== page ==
Do I really need to go though everything that's wrong with the GOP leadership again?
Okay, I will: the moderates are in charge of the party. The country club Republicans are essentially "Democrat lite" and we don't win elections running slightly to the right of Democrats.
The GOP should be the party of small government, low taxes, fiscal responsibility, strong national defense, American exceptionalism, and a strict adherence to the letter of the Constitution.
The GOP, right now, is the party of:
* a government which is slightly smaller than the one desired by DemocratsForget being "the party of Reagan"; we're not even the party of George H.W. Bush any more.
* taxes which will pay for all the social programs without strangling business too much
* fiscal responsibility? Four words: "No Child Left Behind" was the biggest-ever expansion of federal education spending. (Kennedy wrote it and said "it's not enough" before Bush's signature had dried.)
* a national defense which can handle a one-front war against a technologically weaker opponent
* Sarah Palin is the first Republican in a very long time who believes America is unique and good, and who isn't afraid to say it in public
* we're not willing to expend the political capital to allow the appointment of Judge S. Constructionalist, so we'll appoint Judge W. Washy instead
Nixon was a country club Republican. (CCR) Ford was a CCR. Both Bushes--CCRs. Newt Gingrich is more conservative than any of them; unfortunately he couldn't keep his thingy in his pants.
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Liberals, as always, resort to lies and dirty tricks because they can't debate the facts.
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Citizens on the US-Mexico border: "Arm yourselves."
I'm going to say it again:
I've just about made up my mind that the United States needs to put up a serious barrier on the US-Mexico border. I'm talking about razor wire, electrified fences, trenches, moats, and mine fields. Put up signs every 50 yards which say, in English and Spanish, "IF YOU PASS THIS FENCE YOU WILL DIE." Have guards posted in towers with night vision goggles and rifles with orders to shoot at anything human-shaped which attempts to cross. If someone tries to cross and gets blown up, shot, or electrocuted, he's left there.And again, hell yes I'm serious.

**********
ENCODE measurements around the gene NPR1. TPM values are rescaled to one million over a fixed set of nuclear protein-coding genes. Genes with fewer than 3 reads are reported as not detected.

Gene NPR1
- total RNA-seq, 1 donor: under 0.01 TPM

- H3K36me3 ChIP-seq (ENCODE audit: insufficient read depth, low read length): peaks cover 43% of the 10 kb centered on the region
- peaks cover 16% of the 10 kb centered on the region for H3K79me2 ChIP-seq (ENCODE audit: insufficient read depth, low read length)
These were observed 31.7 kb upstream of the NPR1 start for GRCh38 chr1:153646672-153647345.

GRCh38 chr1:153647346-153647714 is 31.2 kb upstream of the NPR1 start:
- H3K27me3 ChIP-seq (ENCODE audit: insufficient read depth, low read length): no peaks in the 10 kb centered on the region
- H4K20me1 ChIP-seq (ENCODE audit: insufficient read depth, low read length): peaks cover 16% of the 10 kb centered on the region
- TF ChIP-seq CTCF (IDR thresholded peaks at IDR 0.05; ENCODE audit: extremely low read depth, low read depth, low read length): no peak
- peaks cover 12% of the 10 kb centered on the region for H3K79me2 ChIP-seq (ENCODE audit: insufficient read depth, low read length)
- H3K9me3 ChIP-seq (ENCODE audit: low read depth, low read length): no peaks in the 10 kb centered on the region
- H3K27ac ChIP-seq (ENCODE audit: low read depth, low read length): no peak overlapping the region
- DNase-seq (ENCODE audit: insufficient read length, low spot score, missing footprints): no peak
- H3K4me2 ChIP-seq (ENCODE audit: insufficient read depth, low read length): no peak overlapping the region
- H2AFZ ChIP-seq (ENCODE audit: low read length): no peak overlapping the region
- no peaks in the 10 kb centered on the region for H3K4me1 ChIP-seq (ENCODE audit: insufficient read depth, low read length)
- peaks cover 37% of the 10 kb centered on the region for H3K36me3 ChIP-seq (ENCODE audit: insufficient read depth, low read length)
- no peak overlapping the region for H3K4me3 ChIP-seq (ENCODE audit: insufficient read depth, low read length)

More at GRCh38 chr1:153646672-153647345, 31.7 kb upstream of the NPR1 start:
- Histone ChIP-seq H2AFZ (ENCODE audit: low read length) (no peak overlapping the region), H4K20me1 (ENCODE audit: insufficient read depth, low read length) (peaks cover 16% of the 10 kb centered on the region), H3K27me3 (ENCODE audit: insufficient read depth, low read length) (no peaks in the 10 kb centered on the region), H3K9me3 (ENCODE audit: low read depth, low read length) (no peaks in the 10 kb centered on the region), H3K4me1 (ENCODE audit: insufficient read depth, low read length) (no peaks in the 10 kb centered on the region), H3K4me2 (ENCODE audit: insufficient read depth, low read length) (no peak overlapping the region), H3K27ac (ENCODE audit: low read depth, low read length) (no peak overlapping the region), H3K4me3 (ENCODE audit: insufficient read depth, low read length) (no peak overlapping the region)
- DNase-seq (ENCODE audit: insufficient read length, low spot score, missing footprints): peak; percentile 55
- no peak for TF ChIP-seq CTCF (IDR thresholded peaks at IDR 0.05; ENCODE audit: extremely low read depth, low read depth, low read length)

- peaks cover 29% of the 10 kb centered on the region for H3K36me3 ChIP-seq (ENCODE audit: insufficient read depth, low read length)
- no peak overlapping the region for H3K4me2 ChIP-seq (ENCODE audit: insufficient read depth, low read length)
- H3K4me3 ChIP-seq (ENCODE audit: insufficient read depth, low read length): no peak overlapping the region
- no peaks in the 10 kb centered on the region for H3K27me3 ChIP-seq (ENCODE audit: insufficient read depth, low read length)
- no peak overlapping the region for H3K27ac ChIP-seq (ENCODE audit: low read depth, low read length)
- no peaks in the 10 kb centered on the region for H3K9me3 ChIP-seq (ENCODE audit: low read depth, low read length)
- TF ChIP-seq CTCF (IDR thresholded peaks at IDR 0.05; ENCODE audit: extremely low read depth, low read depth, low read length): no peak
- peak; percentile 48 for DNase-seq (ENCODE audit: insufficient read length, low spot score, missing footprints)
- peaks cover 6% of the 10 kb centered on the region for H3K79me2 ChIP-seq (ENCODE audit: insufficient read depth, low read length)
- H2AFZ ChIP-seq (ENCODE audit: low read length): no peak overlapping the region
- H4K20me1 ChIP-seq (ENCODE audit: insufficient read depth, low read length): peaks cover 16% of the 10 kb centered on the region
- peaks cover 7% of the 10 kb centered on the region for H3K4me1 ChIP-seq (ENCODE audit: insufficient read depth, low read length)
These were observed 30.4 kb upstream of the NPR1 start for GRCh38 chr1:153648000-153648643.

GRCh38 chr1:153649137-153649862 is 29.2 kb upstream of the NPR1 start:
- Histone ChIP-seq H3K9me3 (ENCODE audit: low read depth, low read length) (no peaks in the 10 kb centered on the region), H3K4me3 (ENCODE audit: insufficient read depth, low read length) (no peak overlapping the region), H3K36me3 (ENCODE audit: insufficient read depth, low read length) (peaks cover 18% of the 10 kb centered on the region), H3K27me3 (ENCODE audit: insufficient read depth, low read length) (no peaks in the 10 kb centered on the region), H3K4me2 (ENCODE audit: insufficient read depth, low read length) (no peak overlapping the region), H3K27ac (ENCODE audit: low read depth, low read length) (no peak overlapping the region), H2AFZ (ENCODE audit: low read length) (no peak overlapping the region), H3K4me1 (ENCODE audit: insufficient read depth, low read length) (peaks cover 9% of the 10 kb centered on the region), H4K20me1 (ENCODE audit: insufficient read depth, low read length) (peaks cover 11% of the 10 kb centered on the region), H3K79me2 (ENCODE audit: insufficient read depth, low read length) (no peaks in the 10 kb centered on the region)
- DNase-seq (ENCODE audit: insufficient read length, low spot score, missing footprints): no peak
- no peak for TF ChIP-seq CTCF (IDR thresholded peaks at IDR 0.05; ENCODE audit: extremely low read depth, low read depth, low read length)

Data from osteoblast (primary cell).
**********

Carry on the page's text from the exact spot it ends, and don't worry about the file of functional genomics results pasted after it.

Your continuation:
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Roger Hedgecock explains how Obama is treating Israel like an enemy rather than an ally.
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George Will discusses the looming pension crisis here in Illinois.
Illinois is one of those hard-left states--like California and Michigan--which has been run by Democrats (or at least had very large Democrat enclaves) for a long time, and which is now in deep crap due to the economic downturn and the comcomitant reduction in tax revenue.
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Air Force may have a platform for space-based weapons. It's pretty cool, and I think we're going to need this in the coming decades.
Look: the treaty we signed, promising not to militarize space? That treaty is with a country which no longer exists--the U.S.S.R.--and China was not a party to it. China can do whatever the hell they want without violating so much as a single treaty; should the US hold to a treaty with a defunct nation?
There are two things we could do about this situation: try to come to a similar agreement with China; or for the US to plan on facing a war which involves space-based assets.
"Ultimately, weapons could be delivered from a space plane in low Earth orbit..." ...a "Rods from God" scenario. That idea is akin to a lawn-dart weapon idea that uses tungsten rods lobbed from space to hit a cross-haired target on the ground."Project Thor" was the original name of the concept, as I recall, and it involved a meter-long tungsten rod with a relatively simple guidance package. The concept has been around for decades in the SF world--much longer than the Air Force has been talking about it.
"[There was] a story about the rods concept in 1994 or 1995, based on concepts being discussed in the U.S. Air Force at the time. Fifteen years later, maybe they're ready for testing."
I had a discussion about the effectiveness of such a weapon with a friend of mine about a decade ago; he insisted there was no way it could be an effective weapon against, for example, a ship. So I had to dig down into the physics and do all the calculations, and I learned that not only would a meter-long tungsten crowbar make an effective weapon even against a moving target, but it wouldn't even need an explosive warhead.
...and in fact I just now realized that my numbers were figured using iron rather than tungsten. Tungsten is a bit less than three times the atomic weight of iron. A mole of iron weighs 55.8 grams; a mole of Tungsten weighs 183.8 grams.
So a hunk of tungsten weighs 3.3 times as much as an equivalent volume of iron. For the crowbars--being about a meter long and an inch in diameter--it would mean a higher terminal velocity and therefore more kinetic energy to dissipate.
Trust me: if you get hit by something like that, dropped from orbit, it's going to take a lot of armor to keep it from hurting you. The only way to make it hurt worse would be to give it a core of depleted uranium.
And the context of our discussion? China deciding it owned the moon.
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I have a very nice IBM PS/2 keyboard--a classic tank of a keyboard--which I can't use with this computer. It draws too much power and the motherboard freaks out. And only now has it occurred to me that if I were to buy a PS/2-to-USB adaptor, I could use my nice clicky perfect keyboard with this machine after all....